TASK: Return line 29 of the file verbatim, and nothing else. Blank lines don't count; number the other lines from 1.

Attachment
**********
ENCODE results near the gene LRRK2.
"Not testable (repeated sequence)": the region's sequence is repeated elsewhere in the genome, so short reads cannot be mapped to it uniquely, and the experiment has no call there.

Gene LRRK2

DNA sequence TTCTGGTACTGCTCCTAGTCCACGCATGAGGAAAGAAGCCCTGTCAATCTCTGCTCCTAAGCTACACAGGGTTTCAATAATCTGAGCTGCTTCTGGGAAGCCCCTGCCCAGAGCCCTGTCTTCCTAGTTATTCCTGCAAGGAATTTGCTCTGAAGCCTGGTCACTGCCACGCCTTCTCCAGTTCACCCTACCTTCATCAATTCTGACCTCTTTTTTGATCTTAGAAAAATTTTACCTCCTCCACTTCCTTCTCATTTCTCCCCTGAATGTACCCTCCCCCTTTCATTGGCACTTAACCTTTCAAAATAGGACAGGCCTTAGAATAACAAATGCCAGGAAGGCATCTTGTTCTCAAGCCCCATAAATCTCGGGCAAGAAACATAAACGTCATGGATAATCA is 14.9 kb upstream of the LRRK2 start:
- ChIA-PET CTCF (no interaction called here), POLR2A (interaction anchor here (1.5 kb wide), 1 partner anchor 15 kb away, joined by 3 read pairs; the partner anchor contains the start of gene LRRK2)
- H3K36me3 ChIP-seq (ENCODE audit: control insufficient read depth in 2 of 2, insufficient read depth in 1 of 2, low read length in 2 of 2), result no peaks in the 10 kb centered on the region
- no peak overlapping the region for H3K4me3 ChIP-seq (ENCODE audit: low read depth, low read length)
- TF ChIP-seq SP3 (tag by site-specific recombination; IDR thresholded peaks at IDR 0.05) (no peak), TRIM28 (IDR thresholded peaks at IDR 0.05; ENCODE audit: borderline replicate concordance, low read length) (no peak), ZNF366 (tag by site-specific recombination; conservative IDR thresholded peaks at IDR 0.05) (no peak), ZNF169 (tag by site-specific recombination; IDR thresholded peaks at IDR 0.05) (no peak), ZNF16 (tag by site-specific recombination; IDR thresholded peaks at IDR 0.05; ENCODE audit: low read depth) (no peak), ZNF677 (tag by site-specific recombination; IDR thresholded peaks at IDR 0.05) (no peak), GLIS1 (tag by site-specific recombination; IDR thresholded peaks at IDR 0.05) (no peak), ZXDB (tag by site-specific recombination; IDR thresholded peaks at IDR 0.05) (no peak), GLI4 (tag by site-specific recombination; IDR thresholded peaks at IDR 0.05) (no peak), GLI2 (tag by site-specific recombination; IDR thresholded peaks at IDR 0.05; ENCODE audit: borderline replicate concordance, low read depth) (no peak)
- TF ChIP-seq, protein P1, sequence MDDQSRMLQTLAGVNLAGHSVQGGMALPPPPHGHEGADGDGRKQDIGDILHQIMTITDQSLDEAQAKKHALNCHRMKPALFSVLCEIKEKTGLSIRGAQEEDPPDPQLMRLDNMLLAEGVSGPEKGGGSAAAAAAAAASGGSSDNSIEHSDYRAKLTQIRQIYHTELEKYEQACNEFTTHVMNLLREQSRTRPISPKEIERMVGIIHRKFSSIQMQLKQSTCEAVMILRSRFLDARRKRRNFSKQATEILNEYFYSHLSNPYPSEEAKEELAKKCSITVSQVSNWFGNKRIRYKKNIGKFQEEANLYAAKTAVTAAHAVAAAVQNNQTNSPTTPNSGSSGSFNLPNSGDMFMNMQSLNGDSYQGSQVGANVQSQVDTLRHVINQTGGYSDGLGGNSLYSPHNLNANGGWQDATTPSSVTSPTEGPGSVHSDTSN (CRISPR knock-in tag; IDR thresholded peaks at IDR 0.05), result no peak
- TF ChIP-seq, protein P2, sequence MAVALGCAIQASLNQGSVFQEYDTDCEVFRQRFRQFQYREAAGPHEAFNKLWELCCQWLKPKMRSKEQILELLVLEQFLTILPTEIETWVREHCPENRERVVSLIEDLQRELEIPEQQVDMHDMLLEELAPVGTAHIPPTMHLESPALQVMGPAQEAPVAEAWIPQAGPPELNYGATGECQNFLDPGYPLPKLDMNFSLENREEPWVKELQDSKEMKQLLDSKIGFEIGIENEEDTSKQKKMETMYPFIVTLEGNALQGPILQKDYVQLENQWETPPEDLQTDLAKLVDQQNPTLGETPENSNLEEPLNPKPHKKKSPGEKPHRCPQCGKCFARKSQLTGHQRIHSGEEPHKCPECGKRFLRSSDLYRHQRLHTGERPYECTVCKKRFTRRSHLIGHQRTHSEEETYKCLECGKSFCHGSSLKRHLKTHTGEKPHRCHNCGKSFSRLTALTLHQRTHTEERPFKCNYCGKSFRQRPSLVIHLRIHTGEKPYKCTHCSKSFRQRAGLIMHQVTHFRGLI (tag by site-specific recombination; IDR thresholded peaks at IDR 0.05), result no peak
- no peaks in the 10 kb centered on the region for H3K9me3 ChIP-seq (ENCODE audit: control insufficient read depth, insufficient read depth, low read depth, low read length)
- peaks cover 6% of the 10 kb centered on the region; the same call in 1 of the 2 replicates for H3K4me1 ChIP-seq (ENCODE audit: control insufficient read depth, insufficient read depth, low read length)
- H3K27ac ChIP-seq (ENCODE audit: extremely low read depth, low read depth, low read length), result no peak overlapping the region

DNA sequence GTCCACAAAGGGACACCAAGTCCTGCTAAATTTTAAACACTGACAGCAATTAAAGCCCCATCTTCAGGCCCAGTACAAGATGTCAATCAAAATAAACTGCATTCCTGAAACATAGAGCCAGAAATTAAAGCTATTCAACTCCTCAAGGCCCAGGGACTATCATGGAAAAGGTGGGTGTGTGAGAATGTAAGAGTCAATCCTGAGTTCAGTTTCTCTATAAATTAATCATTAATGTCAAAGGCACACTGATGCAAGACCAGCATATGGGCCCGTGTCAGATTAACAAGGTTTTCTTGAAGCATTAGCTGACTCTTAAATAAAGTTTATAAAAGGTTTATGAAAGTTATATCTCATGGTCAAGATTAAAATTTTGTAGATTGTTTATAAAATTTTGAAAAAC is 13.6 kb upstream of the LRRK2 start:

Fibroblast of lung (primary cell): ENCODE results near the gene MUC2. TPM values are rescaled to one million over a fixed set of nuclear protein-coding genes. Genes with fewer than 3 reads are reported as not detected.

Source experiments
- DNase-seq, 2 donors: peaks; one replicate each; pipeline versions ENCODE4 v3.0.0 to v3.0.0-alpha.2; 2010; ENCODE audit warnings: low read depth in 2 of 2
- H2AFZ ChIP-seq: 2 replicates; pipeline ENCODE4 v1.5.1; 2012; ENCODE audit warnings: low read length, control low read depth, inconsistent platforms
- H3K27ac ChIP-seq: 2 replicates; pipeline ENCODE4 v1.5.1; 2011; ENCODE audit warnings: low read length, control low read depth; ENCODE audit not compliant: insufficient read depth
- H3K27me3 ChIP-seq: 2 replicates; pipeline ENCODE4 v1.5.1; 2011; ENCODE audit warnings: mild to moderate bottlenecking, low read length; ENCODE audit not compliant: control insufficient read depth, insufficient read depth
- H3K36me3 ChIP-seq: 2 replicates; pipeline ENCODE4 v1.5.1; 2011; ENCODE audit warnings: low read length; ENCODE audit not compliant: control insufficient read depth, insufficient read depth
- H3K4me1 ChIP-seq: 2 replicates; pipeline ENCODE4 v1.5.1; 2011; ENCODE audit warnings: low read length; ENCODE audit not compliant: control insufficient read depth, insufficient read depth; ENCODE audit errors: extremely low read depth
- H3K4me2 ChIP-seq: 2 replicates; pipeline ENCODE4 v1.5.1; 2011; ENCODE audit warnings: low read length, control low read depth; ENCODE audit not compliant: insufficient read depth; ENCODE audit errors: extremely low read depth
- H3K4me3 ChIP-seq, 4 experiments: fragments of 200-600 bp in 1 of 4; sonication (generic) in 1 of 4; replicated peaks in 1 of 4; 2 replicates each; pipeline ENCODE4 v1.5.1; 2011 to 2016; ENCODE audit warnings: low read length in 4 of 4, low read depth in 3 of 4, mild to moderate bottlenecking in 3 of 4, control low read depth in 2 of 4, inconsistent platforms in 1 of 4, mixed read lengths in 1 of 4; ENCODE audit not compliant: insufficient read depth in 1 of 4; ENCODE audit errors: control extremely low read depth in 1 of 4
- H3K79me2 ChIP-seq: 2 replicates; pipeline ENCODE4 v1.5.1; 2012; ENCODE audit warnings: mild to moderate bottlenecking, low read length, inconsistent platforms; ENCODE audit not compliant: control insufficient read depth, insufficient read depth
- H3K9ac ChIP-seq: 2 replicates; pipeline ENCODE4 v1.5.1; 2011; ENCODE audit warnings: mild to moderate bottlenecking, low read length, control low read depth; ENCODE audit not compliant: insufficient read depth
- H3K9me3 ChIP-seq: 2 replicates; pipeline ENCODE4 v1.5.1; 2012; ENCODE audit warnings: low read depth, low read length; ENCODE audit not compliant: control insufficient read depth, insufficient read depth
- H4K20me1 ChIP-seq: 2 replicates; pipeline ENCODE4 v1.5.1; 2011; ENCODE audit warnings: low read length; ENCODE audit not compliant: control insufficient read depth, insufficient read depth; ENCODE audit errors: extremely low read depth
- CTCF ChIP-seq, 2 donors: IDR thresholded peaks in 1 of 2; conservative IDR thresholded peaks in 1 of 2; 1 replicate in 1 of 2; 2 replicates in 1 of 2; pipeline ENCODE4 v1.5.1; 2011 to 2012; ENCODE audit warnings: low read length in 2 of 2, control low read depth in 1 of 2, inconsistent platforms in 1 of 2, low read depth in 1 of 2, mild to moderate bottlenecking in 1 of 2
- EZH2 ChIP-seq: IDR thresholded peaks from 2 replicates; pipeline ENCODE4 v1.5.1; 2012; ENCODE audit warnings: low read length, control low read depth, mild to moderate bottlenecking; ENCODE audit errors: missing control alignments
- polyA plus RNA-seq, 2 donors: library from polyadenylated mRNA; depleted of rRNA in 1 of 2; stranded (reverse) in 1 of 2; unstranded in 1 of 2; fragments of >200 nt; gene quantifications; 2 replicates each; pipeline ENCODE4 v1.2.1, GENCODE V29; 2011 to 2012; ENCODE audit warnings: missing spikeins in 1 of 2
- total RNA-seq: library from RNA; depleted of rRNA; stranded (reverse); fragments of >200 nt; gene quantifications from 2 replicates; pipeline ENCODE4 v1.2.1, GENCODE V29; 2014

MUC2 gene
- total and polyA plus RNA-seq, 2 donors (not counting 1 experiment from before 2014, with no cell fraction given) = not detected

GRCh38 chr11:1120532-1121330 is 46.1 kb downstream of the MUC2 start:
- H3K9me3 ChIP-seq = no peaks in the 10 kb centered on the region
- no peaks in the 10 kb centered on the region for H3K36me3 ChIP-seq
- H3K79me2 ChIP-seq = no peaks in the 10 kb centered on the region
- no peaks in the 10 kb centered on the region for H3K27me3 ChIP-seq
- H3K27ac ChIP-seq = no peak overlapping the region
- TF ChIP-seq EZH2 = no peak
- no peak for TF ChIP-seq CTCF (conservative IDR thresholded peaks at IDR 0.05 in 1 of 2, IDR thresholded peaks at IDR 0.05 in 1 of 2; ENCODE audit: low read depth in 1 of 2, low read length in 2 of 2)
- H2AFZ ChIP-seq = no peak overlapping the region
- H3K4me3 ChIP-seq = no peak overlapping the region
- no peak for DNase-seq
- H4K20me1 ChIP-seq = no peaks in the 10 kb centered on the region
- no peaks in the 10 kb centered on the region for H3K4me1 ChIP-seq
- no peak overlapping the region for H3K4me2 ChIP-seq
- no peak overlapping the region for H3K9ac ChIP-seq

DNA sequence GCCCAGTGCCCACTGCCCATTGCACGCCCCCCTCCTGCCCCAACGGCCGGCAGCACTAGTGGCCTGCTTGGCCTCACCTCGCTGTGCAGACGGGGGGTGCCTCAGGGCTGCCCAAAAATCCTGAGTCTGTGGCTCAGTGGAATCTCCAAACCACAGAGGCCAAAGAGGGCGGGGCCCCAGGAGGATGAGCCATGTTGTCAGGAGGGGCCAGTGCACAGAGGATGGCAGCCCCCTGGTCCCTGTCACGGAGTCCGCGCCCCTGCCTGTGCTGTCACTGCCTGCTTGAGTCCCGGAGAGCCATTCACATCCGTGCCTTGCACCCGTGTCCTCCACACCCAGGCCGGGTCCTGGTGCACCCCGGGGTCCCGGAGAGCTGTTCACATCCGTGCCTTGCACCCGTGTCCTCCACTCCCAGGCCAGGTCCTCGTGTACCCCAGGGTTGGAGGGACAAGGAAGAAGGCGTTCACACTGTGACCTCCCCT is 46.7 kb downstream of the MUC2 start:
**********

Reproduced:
- CTCF ChIP-seq, 2 donors: IDR thresholded peaks in 1 of 2; conservative IDR thresholded peaks in 1 of 2; 1 replicate in 1 of 2; 2 replicates in 1 of 2; pipeline ENCODE4 v1.5.1; 2011 to 2012; ENCODE audit warnings: low read length in 2 of 2, control low read depth in 1 of 2, inconsistent platforms in 1 of 2, low read depth in 1 of 2, mild to moderate bottlenecking in 1 of 2